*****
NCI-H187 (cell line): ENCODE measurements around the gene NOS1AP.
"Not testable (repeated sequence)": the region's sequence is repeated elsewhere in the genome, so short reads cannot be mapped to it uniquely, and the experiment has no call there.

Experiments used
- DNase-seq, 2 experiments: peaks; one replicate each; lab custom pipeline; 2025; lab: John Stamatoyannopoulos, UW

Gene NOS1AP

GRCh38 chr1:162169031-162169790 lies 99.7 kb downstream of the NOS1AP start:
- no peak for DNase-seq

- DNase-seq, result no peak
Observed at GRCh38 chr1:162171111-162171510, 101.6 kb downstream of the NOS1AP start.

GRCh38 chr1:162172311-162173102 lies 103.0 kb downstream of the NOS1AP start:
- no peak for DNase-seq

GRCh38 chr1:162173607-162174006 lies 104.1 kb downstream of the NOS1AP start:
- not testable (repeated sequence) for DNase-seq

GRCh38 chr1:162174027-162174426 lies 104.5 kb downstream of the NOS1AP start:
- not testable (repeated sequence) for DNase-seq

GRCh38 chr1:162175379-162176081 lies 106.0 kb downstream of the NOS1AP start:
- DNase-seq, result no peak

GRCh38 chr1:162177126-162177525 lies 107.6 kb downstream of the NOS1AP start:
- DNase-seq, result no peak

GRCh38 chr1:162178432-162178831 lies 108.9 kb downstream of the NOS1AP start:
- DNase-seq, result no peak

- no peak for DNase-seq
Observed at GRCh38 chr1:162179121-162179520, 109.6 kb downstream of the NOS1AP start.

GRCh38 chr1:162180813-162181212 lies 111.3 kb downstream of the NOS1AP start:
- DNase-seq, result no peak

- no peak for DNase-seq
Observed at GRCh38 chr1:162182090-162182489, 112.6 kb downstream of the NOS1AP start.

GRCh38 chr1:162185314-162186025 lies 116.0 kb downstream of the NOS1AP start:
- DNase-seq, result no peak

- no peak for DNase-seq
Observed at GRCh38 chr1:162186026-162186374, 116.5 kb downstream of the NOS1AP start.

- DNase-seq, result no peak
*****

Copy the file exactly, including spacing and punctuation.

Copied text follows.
NCI-H187 (cell line): ENCODE measurements around the gene NOS1AP.
"Not testable (repeated sequence)": the region's sequence is repeated elsewhere in the genome, so short reads cannot be mapped to it uniquely, and the experiment has no call there.

Experiments used
- DNase-seq, 2 experiments: peaks; one replicate each; lab custom pipeline; 2025; lab: John Stamatoyannopoulos, UW

Gene NOS1AP

GRCh38 chr1:162169031-162169790 lies 99.7 kb downstream of the NOS1AP start:
- no peak for DNase-seq

- DNase-seq, result no peak
Observed at GRCh38 chr1:162171111-162171510, 101.6 kb downstream of the NOS1AP start.

GRCh38 chr1:162172311-162173102 lies 103.0 kb downstream of the NOS1AP start:
- no peak for DNase-seq

GRCh38 chr1:162173607-162174006 lies 104.1 kb downstream of the NOS1AP start:
- not testable (repeated sequence) for DNase-seq

GRCh38 chr1:162174027-162174426 lies 104.5 kb downstream of the NOS1AP start:
- not testable (repeated sequence) for DNase-seq

GRCh38 chr1:162175379-162176081 lies 106.0 kb downstream of the NOS1AP start:
- DNase-seq, result no peak

GRCh38 chr1:162177126-162177525 lies 107.6 kb downstream of the NOS1AP start:
- DNase-seq, result no peak

GRCh38 chr1:162178432-162178831 lies 108.9 kb downstream of the NOS1AP start:
- DNase-seq, result no peak

- no peak for DNase-seq
Observed at GRCh38 chr1:162179121-162179520, 109.6 kb downstream of the NOS1AP start.

GRCh38 chr1:162180813-162181212 lies 111.3 kb downstream of the NOS1AP start:
- DNase-seq, result no peak

- no peak for DNase-seq
Observed at GRCh38 chr1:162182090-162182489, 112.6 kb downstream of the NOS1AP start.

GRCh38 chr1:162185314-162186025 lies 116.0 kb downstream of the NOS1AP start:
- DNase-seq, result no peak

- no peak for DNase-seq
Observed at GRCh38 chr1:162186026-162186374, 116.5 kb downstream of the NOS1AP start.

- DNase-seq, result no peak